Here's a thought: Maybe "albums" AREN'T dead.
There's been a lot of wailing and gnashing of teeth since the arrival of iTunes over the death of the album, now that buyers can "cherry pick" the two or three actually "good" tracks on an album and ignore the rest. Lots has been said about the return of the single in the digital era.
Here's another angle:
Since I've been listening to a LOT of new music via Lala.com, I am listening to entire albums. That's very much part of the appeal: I come out of Starbucks with a card offering me "one free download" from iTunes, but I go home and listen to the entire album on Lala.com.
Why is that important? Because several times, it has not been until I've gotten deep into the album that something has sunk in. Now, maybe that's an argument for the singles – maybe that's the only track worth listening to. But what's really happening is I'm getting comfortable with the whole experience, getting softened up for the musical harpoon to come…
A couple of cases in point: Over the weekend when I was listening to Maura O'Connell's album "Don't I Know," it wasn't until I got to the 10th track (Phoenix Falling) that I was really knocked out. Then I went back and started listening to the whole thing again. That would not have happened if I hadn't had access to the whole album.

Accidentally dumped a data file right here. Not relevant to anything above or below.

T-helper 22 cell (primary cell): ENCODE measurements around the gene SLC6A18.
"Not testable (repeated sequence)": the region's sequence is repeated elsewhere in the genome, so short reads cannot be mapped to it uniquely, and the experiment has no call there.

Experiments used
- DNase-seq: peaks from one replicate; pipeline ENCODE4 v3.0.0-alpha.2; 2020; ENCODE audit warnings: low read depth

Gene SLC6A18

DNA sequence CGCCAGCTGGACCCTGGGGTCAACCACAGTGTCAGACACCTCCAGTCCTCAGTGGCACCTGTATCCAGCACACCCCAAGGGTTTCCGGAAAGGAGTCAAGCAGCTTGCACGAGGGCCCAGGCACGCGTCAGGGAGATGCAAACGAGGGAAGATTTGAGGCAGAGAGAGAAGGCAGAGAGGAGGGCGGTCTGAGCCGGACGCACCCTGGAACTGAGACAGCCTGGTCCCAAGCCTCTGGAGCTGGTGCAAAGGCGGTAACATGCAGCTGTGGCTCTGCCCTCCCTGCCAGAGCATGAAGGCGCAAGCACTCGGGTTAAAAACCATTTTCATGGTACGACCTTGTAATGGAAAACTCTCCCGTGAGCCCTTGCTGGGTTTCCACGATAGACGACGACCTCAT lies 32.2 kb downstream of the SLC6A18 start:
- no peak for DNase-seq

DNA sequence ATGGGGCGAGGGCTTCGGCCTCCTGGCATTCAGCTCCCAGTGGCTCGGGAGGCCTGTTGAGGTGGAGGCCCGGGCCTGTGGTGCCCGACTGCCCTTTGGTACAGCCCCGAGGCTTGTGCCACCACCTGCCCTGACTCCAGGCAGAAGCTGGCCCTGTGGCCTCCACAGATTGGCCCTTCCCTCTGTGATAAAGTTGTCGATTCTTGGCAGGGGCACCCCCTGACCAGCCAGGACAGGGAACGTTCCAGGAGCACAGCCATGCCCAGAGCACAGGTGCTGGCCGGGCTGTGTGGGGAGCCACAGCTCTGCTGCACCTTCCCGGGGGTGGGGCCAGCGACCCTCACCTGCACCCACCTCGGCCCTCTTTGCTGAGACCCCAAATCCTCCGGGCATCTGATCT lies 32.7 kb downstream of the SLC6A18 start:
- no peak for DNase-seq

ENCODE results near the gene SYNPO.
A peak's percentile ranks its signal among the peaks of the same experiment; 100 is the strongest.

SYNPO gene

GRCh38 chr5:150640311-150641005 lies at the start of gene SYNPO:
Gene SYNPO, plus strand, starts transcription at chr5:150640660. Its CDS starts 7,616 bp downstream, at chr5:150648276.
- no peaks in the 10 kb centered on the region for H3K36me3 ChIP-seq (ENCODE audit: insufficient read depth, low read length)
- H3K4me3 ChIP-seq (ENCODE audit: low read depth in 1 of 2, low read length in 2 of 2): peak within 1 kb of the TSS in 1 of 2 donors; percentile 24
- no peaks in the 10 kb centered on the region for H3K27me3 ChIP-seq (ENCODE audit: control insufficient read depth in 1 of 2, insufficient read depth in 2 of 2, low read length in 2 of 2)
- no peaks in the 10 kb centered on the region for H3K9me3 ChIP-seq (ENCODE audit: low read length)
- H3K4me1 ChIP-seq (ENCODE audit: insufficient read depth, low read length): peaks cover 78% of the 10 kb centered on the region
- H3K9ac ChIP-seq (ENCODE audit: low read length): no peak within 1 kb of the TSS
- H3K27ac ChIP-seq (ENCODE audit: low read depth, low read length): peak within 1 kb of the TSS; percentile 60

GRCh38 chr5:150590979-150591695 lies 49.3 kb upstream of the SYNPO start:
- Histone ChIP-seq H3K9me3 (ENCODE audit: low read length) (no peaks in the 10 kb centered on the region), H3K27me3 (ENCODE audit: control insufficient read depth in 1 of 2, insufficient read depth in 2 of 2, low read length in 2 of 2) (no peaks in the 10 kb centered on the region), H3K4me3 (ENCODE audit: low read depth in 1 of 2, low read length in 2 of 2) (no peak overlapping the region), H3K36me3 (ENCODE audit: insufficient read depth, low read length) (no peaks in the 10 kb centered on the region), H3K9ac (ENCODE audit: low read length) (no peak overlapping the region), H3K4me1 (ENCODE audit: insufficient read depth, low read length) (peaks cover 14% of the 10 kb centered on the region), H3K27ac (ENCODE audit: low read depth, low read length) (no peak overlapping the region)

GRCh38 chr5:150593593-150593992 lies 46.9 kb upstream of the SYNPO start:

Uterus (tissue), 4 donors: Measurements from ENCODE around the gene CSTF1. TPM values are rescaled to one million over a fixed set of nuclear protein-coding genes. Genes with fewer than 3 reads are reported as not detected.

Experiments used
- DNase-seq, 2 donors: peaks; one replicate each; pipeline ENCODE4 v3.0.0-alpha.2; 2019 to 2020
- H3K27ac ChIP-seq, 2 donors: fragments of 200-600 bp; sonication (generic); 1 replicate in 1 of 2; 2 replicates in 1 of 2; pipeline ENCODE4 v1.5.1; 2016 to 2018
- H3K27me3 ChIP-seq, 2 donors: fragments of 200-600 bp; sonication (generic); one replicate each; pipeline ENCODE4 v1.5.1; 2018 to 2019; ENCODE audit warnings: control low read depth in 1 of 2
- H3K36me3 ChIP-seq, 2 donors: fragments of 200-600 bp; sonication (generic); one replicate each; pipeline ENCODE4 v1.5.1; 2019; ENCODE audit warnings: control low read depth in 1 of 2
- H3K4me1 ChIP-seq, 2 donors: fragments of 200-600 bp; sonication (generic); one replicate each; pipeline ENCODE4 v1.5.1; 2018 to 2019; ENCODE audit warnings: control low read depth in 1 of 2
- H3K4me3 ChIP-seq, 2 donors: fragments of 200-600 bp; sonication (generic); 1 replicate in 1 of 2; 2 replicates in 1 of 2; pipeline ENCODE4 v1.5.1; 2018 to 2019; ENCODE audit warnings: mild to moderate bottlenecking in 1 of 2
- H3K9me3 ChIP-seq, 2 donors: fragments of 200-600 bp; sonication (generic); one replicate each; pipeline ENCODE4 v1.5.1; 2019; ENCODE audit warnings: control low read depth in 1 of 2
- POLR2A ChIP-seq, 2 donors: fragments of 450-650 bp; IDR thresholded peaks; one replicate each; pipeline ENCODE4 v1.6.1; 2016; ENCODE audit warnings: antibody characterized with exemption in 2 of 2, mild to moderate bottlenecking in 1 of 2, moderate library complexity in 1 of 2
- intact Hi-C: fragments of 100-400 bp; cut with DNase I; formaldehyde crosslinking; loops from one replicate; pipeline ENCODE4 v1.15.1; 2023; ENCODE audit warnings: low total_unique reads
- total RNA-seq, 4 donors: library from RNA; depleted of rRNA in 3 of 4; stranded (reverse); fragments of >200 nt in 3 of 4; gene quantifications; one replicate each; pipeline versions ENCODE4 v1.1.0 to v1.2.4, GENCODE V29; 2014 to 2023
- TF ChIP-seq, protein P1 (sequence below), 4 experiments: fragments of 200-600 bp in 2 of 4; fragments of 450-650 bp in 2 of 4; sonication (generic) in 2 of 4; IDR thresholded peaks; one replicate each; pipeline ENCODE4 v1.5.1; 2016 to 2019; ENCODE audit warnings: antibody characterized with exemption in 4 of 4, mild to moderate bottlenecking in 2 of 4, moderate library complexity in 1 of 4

A similar experience took place a few weeks ago when I was listening to a singer/songwriter Joe Crookston at a site called 100000fans.com . I picked Joe from their roster because he looked like my kinda guy — acoustic singer/songwriter, and that he was. Nice voice, good guitar, interesting lyrics. And then I got to a song called "Able Baker Charlie and Dog" about… well, don't let me spoil it for you. Just and listen for yourself.
But do yourself a favor, and listen to everything. I mean, it's all there for the listening.
And, Joe, if you've got a Google alert on yourself… when will you be in Nashville??
(And, just in passing: I don't know about that 100000fans site. I signed up for Joe's e-newsletter from that site, and haven't heard a thing since…)Wasn't that entertaining and informative? Why not share it around the web?